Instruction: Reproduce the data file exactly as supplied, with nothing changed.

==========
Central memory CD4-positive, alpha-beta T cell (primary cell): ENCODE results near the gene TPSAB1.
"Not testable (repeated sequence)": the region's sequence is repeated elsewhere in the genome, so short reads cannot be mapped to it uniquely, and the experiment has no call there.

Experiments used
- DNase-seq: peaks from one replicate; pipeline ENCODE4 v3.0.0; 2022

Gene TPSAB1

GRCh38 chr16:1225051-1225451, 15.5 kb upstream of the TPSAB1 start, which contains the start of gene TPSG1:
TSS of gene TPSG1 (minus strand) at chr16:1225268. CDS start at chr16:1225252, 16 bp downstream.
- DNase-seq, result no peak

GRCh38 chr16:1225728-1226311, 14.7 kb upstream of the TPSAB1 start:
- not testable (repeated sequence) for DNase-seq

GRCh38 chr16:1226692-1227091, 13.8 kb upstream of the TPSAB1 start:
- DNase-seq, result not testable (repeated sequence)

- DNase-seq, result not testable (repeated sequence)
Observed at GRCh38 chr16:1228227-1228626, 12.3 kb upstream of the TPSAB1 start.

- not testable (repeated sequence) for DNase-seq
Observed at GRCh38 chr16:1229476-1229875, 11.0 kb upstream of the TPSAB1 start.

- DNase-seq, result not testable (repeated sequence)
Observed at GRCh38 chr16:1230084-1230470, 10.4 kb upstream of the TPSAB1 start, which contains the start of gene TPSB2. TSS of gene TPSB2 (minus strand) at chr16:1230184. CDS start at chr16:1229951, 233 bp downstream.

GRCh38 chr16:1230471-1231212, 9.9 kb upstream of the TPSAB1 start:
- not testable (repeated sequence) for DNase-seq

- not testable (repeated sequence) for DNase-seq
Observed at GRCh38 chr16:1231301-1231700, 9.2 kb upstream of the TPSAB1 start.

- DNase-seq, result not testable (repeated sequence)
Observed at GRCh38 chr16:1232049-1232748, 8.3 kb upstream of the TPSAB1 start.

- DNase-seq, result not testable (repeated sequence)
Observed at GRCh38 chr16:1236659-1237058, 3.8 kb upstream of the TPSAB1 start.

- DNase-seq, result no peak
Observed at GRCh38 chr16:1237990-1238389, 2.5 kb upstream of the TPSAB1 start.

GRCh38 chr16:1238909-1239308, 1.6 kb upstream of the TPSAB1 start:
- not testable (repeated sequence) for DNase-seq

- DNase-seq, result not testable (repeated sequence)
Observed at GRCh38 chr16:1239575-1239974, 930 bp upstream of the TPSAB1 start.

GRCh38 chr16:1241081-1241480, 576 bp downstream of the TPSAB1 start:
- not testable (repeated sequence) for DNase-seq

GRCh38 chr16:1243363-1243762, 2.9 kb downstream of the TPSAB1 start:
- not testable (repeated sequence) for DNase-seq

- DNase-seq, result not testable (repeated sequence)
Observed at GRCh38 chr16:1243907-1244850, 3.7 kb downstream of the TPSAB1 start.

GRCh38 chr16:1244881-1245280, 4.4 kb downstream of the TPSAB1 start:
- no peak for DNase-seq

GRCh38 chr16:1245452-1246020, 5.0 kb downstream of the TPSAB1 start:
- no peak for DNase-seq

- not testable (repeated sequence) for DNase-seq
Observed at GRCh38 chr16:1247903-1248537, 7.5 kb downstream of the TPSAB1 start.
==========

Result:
Central memory CD4-positive, alpha-beta T cell (primary cell): ENCODE results near the gene TPSAB1.
"Not testable (repeated sequence)": the region's sequence is repeated elsewhere in the genome, so short reads cannot be mapped to it uniquely, and the experiment has no call there.

Experiments used
- DNase-seq: peaks from one replicate; pipeline ENCODE4 v3.0.0; 2022

Gene TPSAB1

GRCh38 chr16:1225051-1225451, 15.5 kb upstream of the TPSAB1 start, which contains the start of gene TPSG1:
TSS of gene TPSG1 (minus strand) at chr16:1225268. CDS start at chr16:1225252, 16 bp downstream.
- DNase-seq, result no peak

GRCh38 chr16:1225728-1226311, 14.7 kb upstream of the TPSAB1 start:
- not testable (repeated sequence) for DNase-seq

GRCh38 chr16:1226692-1227091, 13.8 kb upstream of the TPSAB1 start:
- DNase-seq, result not testable (repeated sequence)

- DNase-seq, result not testable (repeated sequence)
Observed at GRCh38 chr16:1228227-1228626, 12.3 kb upstream of the TPSAB1 start.

- not testable (repeated sequence) for DNase-seq
Observed at GRCh38 chr16:1229476-1229875, 11.0 kb upstream of the TPSAB1 start.

- DNase-seq, result not testable (repeated sequence)
Observed at GRCh38 chr16:1230084-1230470, 10.4 kb upstream of the TPSAB1 start, which contains the start of gene TPSB2. TSS of gene TPSB2 (minus strand) at chr16:1230184. CDS start at chr16:1229951, 233 bp downstream.

GRCh38 chr16:1230471-1231212, 9.9 kb upstream of the TPSAB1 start:
- not testable (repeated sequence) for DNase-seq

- not testable (repeated sequence) for DNase-seq
Observed at GRCh38 chr16:1231301-1231700, 9.2 kb upstream of the TPSAB1 start.

- DNase-seq, result not testable (repeated sequence)
Observed at GRCh38 chr16:1232049-1232748, 8.3 kb upstream of the TPSAB1 start.

- DNase-seq, result not testable (repeated sequence)
Observed at GRCh38 chr16:1236659-1237058, 3.8 kb upstream of the TPSAB1 start.

- DNase-seq, result no peak
Observed at GRCh38 chr16:1237990-1238389, 2.5 kb upstream of the TPSAB1 start.

GRCh38 chr16:1238909-1239308, 1.6 kb upstream of the TPSAB1 start:
- not testable (repeated sequence) for DNase-seq

- DNase-seq, result not testable (repeated sequence)
Observed at GRCh38 chr16:1239575-1239974, 930 bp upstream of the TPSAB1 start.

GRCh38 chr16:1241081-1241480, 576 bp downstream of the TPSAB1 start:
- not testable (repeated sequence) for DNase-seq

GRCh38 chr16:1243363-1243762, 2.9 kb downstream of the TPSAB1 start:
- not testable (repeated sequence) for DNase-seq

- DNase-seq, result not testable (repeated sequence)
Observed at GRCh38 chr16:1243907-1244850, 3.7 kb downstream of the TPSAB1 start.

GRCh38 chr16:1244881-1245280, 4.4 kb downstream of the TPSAB1 start:
- no peak for DNase-seq

GRCh38 chr16:1245452-1246020, 5.0 kb downstream of the TPSAB1 start:
- no peak for DNase-seq

- not testable (repeated sequence) for DNase-seq
Observed at GRCh38 chr16:1247903-1248537, 7.5 kb downstream of the TPSAB1 start.